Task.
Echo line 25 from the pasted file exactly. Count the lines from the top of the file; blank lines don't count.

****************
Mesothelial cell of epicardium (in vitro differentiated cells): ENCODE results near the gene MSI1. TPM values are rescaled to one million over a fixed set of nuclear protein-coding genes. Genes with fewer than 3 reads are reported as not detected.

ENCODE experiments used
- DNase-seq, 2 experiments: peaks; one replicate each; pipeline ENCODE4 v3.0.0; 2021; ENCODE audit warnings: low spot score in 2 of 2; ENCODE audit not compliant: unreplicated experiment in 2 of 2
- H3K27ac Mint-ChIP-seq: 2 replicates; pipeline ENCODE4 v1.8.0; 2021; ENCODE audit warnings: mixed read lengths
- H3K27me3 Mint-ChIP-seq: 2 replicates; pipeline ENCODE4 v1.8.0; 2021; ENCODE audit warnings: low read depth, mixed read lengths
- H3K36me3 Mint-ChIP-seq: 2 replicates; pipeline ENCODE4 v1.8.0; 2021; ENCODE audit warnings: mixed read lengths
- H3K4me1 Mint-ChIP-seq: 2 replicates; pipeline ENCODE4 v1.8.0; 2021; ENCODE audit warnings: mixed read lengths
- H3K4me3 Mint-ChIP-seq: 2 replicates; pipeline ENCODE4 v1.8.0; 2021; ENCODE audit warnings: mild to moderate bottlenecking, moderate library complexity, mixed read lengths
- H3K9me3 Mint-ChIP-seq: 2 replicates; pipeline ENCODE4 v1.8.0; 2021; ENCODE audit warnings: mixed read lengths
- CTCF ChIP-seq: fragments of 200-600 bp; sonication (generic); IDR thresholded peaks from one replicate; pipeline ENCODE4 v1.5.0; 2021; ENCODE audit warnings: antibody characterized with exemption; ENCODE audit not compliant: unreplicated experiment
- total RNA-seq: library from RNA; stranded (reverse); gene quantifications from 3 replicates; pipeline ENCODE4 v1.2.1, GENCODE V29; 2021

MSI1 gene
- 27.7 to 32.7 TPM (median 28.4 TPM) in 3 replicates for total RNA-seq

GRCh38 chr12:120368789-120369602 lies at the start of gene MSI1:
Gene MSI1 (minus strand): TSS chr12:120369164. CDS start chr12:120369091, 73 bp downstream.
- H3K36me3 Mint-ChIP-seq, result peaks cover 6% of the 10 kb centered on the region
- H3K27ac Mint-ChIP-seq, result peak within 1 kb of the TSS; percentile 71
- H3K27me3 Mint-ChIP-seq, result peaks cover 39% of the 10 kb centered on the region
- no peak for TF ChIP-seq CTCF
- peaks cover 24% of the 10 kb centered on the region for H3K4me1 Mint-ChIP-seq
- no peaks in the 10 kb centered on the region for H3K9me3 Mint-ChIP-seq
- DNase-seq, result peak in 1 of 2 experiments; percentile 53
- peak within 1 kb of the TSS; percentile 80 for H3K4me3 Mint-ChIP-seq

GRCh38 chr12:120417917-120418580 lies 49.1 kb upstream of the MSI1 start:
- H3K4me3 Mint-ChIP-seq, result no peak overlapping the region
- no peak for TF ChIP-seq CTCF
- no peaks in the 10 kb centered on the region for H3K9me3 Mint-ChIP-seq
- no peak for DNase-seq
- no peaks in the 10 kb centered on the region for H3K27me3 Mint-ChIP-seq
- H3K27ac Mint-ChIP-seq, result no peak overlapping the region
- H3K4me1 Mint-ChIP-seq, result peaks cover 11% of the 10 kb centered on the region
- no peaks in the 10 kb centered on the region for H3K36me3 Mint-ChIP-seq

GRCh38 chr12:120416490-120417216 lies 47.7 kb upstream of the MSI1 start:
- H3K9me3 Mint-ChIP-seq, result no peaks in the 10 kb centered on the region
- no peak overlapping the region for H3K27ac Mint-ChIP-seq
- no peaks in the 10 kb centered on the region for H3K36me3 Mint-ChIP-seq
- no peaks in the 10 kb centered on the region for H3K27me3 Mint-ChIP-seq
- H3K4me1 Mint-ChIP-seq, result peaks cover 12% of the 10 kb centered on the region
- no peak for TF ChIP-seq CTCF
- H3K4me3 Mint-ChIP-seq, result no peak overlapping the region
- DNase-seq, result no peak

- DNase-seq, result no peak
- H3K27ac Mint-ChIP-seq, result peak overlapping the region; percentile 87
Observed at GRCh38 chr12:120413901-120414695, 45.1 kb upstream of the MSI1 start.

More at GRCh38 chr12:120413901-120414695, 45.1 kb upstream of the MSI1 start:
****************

- H3K4me3 Mint-ChIP-seq, result no peak overlapping the region